flowchart TB
  subgraph fig1 ["<b>R</b> co-provisions <b>N</b> with no additional links"]
    direction LR
    P1(P) ---> R1(R) ~~~ N1(N)
  end
  subgraph fig2 ["<b>R</b> co-provisions <b>N</b>, <b>N</b> has a reference to <b>R</b>"]
    direction LR
    P2(P) ---> R2(R)
    N2(N) ---> R2(R)
  end
  subgraph fig3 ["<b>R</b> co-provisions <b>N</b> and specifies it matches its dependents, <b>N</b> has a reference to <b>R</b>"]
    direction LR
    P3(P) ---> R3(R)
    P3(P) ---> N3(N)
    N3(N) ---> R3(R)
  end
  fig1 ~~~ fig2
  fig2 ~~~ fig3
  classDef pClass fill:#fff,stroke:#000,stroke-width:1px
  classDef rClass fill:#fff,stroke:#000,stroke-width:2px
  classDef nClass fill:#fff,stroke:#000,stroke-width:2px,stroke-dasharray: 5 5
  class R1 rClass
  class R2 rClass
  class R3 rClass
  class N1 nClass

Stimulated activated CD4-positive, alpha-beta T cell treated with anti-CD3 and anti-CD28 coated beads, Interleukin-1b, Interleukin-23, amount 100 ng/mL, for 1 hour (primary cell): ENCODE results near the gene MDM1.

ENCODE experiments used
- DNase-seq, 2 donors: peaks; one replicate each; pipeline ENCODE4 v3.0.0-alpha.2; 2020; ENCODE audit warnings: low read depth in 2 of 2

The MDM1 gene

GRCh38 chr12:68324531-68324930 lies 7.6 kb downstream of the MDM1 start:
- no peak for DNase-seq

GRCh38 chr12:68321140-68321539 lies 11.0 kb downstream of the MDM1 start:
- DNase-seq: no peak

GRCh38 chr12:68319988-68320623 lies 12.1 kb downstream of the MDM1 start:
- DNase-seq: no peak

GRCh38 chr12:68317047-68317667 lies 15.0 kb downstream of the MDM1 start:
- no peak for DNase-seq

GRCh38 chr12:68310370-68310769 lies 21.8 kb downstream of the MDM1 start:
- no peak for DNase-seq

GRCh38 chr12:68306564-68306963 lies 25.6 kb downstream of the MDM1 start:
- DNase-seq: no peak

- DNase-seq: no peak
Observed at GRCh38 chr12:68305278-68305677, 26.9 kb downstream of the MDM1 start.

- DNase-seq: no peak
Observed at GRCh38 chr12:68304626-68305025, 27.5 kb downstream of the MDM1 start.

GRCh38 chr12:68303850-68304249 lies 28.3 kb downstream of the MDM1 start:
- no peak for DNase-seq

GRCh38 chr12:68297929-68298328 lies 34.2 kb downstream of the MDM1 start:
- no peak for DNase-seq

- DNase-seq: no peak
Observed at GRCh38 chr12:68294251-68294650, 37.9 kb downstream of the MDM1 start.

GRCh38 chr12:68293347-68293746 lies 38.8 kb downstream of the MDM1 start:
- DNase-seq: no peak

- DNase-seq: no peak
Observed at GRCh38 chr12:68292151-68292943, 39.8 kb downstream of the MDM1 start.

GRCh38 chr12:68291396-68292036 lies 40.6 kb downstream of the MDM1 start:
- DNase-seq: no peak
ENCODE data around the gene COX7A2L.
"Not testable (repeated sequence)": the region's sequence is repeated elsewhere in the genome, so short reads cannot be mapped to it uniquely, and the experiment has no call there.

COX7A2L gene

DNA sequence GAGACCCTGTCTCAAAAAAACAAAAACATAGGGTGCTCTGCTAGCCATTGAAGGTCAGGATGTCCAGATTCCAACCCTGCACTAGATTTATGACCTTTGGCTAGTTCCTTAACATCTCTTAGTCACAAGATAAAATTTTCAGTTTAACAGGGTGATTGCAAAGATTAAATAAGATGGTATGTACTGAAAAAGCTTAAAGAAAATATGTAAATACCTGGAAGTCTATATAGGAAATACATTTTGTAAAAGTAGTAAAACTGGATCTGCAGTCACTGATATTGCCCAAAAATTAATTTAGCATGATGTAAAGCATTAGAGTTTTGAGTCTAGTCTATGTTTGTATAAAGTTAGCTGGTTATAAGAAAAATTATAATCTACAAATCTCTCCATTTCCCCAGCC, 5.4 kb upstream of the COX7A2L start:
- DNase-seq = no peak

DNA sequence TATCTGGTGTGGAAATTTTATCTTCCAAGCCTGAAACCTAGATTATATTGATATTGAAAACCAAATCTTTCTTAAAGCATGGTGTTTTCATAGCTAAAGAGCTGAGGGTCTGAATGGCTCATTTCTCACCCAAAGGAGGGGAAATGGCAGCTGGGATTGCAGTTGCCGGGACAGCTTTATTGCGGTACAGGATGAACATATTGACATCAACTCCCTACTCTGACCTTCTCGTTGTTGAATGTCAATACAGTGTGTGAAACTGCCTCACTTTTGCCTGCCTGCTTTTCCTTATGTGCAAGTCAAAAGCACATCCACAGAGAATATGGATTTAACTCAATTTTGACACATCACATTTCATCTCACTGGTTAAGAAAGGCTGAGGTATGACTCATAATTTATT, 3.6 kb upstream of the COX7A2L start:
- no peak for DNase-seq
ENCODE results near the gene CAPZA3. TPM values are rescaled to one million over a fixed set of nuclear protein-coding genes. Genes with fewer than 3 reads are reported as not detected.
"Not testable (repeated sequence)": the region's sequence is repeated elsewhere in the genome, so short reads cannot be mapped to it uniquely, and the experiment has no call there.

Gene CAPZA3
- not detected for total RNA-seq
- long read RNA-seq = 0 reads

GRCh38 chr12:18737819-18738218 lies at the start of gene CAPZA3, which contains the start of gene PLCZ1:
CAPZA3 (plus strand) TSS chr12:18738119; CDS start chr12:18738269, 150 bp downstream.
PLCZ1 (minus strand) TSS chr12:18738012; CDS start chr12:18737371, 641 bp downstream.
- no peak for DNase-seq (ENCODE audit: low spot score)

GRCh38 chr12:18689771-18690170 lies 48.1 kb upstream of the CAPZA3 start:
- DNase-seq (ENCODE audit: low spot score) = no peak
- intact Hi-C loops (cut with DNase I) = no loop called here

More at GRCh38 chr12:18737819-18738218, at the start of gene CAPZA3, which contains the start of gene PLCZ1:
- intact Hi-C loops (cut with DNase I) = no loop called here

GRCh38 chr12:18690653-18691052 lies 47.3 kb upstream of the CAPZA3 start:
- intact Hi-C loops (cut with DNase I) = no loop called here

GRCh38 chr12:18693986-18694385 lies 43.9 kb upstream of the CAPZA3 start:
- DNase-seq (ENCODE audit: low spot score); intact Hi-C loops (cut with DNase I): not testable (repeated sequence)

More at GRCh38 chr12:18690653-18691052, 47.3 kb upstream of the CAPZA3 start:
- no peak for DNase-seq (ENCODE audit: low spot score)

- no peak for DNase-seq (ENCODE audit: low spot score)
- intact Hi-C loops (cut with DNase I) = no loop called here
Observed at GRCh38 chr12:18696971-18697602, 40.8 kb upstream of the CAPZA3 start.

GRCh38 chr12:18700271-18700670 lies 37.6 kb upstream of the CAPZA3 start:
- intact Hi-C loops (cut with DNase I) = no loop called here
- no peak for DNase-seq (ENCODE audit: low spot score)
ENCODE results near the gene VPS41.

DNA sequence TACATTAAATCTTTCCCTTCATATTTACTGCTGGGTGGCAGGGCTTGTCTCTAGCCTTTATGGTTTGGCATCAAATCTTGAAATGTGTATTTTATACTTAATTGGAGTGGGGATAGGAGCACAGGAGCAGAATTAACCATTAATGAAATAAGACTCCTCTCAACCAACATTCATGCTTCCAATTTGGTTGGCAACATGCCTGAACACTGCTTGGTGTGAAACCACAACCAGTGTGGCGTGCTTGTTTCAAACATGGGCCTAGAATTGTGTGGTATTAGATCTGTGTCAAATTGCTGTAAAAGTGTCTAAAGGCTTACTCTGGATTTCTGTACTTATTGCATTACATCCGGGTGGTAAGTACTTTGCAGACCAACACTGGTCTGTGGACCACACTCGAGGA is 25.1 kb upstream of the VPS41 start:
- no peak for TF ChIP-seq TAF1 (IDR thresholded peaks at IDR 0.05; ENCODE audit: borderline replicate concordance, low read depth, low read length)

class N2 nClass
  class N3 nClass
  class P1 pClass
  class P2 pClass
  class P3 pClass
  classDef subgraphClass fill:#fff,stroke-width:0,white-space:nowrap
  class fig1 subgraphClass
  class fig2 subgraphClass
  class fig3 subgraphClass

Example

The previous example can be further extended as follows:

  • An AWS IAM Policy (aws-policy) needs to be created for each postgres resource created. This needs the name of the database and so must depend on the postgres

This can be modeled by:

  • co-provisioning an aws-policy in the postgres Resource Definition. This is done without specifying a Resource ID so that it uses the same Resource ID as the postgres resource.
  • In the Resource Definition for the aws-policy, a Resource Reference is used to retrieve the database name.
apiVersion: entity.humanitec.io/v1b1
kind: Definition
metadata:
  id: postgres-def
entity:
  type: postgres
  name: postgres-def
  driver_type: humanitec/postgres
  driver_inputs:
    values:
      host: ${resources.base-env#base-env.outputs.pghost}
      name: ${resources.base-env#base-env.outputs.pgname}
      port: ${resources.base-env#base-env.outputs.pgport}
      append_host_to_user: false